One of the cornerstones of a Chapter 13 bankruptcy filing is the proposed repayment plan. This repayment plan typically lasts for three to five years. During this time period, you’ll make court-ordered payments to your creditors to pay some or all of your debt. At the conclusion of this time period, the remainder of your debts is discharged. However, many individuals find that due to changes in circumstances, it becomes impossible to meet the terms of the repayment plan. If you ever experience difficulty, see your bankruptcy attorney immediately to discuss your legal rights and options. Your bankruptcy lawyer may arrange for a hardship discharge, or cancelation of unsecured debts.
You may qualify for a hardship discharge if you’ve already paid your creditors at least as much as they would have gotten if you’d received a Chapter 7 discharge. As your bankruptcy lawyer can inform you, it’s easier to meet this condition if you have little nonexempt property.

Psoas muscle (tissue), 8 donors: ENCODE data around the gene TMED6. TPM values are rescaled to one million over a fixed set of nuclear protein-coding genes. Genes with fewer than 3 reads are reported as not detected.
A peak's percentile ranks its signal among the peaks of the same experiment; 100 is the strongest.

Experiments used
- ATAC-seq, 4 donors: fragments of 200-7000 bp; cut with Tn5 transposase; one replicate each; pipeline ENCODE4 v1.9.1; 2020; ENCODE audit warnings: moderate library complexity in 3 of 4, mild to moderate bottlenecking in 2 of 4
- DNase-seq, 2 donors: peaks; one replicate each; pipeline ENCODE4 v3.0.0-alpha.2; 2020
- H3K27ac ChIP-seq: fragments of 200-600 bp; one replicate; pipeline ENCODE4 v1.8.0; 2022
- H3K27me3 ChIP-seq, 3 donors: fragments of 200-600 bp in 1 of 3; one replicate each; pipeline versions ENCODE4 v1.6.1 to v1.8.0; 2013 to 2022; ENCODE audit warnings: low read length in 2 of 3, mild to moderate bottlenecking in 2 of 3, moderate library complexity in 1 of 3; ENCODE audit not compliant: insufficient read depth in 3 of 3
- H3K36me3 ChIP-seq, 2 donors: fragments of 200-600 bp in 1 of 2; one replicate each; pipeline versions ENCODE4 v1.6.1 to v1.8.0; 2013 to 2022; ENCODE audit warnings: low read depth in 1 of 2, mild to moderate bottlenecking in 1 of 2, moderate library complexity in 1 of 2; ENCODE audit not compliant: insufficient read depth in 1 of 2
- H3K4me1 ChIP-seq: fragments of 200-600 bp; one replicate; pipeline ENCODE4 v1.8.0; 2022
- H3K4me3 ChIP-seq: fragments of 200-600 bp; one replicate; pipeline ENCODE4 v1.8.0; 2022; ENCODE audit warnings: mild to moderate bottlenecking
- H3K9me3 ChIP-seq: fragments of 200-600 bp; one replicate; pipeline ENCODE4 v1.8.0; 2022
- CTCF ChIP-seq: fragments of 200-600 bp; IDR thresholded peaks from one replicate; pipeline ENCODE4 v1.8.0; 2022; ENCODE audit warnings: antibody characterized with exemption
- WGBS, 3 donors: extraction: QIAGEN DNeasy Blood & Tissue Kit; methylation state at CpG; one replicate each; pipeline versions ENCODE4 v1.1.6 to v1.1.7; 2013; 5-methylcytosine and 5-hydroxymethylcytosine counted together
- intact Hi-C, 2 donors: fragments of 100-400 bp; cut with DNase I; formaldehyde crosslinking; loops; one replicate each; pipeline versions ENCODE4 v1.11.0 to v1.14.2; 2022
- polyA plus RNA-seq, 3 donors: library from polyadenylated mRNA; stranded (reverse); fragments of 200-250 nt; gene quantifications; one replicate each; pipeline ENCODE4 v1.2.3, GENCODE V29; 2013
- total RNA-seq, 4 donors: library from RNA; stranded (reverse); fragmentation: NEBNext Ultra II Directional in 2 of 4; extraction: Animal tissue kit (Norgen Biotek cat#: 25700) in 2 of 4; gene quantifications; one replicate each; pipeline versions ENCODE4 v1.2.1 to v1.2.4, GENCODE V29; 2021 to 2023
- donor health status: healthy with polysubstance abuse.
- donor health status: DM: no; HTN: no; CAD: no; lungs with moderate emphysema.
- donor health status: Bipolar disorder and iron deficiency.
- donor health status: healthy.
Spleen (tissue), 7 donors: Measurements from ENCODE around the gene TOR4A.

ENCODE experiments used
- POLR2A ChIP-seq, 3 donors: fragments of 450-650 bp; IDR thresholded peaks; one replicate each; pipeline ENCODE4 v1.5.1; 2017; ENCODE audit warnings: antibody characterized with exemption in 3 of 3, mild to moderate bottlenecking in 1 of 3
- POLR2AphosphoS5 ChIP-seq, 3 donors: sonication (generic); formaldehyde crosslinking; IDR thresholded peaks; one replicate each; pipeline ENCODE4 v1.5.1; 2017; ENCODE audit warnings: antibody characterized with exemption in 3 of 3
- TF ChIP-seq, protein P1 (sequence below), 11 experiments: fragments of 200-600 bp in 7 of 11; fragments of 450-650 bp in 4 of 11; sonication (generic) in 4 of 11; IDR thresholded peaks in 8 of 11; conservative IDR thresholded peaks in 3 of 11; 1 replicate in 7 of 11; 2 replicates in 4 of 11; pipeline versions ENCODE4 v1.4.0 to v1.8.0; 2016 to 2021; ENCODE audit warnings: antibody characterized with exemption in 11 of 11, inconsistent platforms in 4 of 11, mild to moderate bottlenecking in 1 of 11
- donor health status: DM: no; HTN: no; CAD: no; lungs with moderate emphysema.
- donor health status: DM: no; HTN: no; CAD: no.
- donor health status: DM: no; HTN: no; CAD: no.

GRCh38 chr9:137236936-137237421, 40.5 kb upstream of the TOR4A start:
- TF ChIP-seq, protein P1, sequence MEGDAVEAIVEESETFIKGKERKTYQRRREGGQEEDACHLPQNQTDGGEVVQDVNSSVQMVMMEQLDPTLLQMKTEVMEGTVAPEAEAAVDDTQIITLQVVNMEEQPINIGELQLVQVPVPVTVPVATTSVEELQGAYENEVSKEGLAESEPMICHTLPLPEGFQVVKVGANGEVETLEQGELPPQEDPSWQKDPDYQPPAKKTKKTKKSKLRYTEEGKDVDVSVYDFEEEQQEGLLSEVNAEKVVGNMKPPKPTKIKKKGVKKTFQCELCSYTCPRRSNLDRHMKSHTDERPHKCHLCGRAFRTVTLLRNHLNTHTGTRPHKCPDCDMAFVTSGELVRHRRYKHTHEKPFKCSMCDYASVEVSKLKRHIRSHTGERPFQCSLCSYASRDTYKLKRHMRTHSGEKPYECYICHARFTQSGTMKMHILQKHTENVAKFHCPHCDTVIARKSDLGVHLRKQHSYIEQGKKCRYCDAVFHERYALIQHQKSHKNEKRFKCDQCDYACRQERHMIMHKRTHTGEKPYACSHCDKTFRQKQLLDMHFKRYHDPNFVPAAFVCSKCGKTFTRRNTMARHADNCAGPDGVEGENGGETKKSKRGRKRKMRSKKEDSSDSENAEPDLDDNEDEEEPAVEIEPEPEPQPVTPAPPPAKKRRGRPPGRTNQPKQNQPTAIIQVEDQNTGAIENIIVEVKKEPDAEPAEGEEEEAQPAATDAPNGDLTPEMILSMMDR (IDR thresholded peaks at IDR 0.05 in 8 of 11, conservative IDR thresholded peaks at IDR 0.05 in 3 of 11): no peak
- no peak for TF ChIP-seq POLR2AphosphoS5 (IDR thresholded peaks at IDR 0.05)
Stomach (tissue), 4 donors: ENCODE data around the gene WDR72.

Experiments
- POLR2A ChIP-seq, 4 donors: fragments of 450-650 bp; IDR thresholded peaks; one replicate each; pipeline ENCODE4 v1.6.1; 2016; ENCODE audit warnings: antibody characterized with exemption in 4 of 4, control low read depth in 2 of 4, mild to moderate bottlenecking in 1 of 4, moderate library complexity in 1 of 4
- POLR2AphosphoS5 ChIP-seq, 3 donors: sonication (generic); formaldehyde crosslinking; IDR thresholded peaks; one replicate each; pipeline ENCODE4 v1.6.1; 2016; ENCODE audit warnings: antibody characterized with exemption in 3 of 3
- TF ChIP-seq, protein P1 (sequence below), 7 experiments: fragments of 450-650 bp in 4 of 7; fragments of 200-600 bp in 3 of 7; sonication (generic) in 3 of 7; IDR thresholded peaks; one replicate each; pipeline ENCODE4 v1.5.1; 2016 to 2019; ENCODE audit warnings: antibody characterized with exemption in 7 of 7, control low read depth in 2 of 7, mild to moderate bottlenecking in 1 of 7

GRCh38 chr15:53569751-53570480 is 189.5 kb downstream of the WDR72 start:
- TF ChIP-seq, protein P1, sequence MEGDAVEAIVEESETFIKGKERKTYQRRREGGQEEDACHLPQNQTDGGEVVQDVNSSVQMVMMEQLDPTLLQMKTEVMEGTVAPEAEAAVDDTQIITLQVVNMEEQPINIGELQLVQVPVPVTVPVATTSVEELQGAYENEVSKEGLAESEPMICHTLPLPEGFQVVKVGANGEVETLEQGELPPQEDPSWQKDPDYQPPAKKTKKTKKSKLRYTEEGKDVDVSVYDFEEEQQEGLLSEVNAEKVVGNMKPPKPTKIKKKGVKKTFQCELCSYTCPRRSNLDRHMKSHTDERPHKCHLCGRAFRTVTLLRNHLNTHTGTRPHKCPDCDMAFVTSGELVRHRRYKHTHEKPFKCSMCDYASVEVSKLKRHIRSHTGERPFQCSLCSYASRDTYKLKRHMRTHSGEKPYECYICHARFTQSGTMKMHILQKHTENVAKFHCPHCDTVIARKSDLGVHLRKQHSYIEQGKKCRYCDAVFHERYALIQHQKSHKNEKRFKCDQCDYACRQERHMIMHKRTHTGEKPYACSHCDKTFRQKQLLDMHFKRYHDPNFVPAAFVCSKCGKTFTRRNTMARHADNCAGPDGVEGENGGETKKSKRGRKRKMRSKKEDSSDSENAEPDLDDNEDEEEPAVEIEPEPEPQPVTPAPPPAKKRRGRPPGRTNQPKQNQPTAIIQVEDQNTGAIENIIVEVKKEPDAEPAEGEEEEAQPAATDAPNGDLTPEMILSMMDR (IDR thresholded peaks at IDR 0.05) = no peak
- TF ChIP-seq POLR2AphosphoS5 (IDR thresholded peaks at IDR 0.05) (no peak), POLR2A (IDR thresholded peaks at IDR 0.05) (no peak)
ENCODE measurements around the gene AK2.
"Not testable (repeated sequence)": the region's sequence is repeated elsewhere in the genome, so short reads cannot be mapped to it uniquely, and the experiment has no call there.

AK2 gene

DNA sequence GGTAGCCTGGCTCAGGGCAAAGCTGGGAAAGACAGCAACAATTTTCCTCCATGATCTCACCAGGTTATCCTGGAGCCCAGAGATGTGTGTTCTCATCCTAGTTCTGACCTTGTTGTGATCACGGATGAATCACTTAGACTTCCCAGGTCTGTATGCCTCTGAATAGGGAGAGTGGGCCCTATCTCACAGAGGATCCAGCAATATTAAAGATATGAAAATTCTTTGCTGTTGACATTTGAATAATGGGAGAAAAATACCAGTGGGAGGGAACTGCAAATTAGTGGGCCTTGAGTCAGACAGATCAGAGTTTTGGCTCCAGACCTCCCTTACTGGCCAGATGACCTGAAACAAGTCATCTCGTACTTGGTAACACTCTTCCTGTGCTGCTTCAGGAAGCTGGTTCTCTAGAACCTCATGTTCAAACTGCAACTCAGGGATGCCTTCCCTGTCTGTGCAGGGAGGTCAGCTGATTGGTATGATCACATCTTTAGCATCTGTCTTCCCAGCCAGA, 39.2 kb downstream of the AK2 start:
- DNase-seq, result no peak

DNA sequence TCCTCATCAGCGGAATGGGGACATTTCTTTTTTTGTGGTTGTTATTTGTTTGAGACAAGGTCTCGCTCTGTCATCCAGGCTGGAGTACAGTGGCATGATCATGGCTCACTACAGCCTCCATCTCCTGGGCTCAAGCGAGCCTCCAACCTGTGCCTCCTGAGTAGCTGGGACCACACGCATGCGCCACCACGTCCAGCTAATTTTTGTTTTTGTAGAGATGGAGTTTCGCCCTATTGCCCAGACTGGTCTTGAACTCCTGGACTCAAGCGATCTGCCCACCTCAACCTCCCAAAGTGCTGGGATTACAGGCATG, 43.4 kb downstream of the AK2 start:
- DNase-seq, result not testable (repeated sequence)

The court may grant you a hardship discharge if you can demonstrate that your failure to meet the terms of the plan is due to circumstances beyond your control. For example, you may need to prove that you have a permanent physical disability that prevents you from working.
If you have trouble meeting the terms of the repayment plan, your bankruptcy attorney could ask the court for a modification of the terms. However, if your bankruptcy lawyer can prove that you could not meet the terms of the repayment plan even after a modification, you could qualify for a hardship discharge.
Even if you do qualify for a hardship discharge, be aware that not all of your debts may be canceled. A hardship discharge only eliminates non-priority, unsecured debts. Debts such as child support, alimony, and student loans cannot usually be discharged.
If you feel you may need a Chapter 13 bankruptcy hardship discharge, the bankruptcy lawyers at Cutler & Associates, Ltd. can help. You can also visit our website for more information about our exemplary services.